The White House hopes the bond matters to Justice Kennedy, too. In choosing Judge Gorsuch to replace Justice Antonin Scalia and floating the names of other former Kennedy clerks for the next Supreme Court vacancy, administration officials have sought to reassure Justice Kennedy, 80, that the court will be in good hands should he choose to retire and open a seat for another, younger justice.
While Judge Gorsuch learned a great deal in Justice Kennedy’s chambers, the lessons seem to have been more personal than political.
“There were a lot of ideologues both left and right, and he wasn’t one of them,” said Stephen F. Smith, who served as a law clerk to Justice Clarence Thomas that same term and is now a law professor at the University of Notre Dame. “He was careful, quiet.”
Judge Gorsuch’s critics say his own mild and courteous manner masks a fierce commitment to a right-wing agenda, and political scientists say he is likely to vote with the court’s most conservative justices rather than with Justice Kennedy. In closely divided cases, Justice Kennedy often holds the crucial vote, and he generally leans right. He wrote the majority opinion, for instance, in the Citizens United campaign finance case.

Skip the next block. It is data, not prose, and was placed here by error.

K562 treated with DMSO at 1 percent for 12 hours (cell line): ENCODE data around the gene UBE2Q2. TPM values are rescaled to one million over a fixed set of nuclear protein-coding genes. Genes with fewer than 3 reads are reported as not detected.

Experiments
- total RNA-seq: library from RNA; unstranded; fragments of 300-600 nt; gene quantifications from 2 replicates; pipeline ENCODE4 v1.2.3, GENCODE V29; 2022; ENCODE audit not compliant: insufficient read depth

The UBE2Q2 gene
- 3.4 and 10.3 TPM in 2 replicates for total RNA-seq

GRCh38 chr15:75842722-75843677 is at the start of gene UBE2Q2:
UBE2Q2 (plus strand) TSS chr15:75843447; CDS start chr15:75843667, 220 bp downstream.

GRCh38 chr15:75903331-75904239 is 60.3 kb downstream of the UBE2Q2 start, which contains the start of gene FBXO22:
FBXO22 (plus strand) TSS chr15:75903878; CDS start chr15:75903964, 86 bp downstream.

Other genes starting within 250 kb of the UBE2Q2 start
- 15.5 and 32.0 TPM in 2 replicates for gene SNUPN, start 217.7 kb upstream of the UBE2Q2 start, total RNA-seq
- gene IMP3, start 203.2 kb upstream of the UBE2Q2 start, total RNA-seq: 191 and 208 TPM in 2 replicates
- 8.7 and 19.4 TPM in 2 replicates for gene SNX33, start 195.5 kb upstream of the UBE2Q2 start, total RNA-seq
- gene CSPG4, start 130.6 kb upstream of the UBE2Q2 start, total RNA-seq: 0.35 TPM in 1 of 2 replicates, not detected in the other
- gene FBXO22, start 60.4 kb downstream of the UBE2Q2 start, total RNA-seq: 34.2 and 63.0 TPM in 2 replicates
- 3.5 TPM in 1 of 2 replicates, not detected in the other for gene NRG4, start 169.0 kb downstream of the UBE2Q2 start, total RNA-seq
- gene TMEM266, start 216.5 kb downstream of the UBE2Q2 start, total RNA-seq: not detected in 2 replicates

But in recent years, Justice Kennedy has joined the court’s four-member liberal wing in major cases establishing a right to same-sex marriage, protecting abortion rights and upholding affirmative action.
“It’s safe to say that little of Justice Kennedy rubbed off on him when it comes to certain critical areas of the law,” Nan Aron, the president of the Alliance for Justice, a liberal group, said of Judge Gorsuch.
From me earlier in the week at CNN opinion, Why Gorsuch Could Lead Court in the Wrong Direction.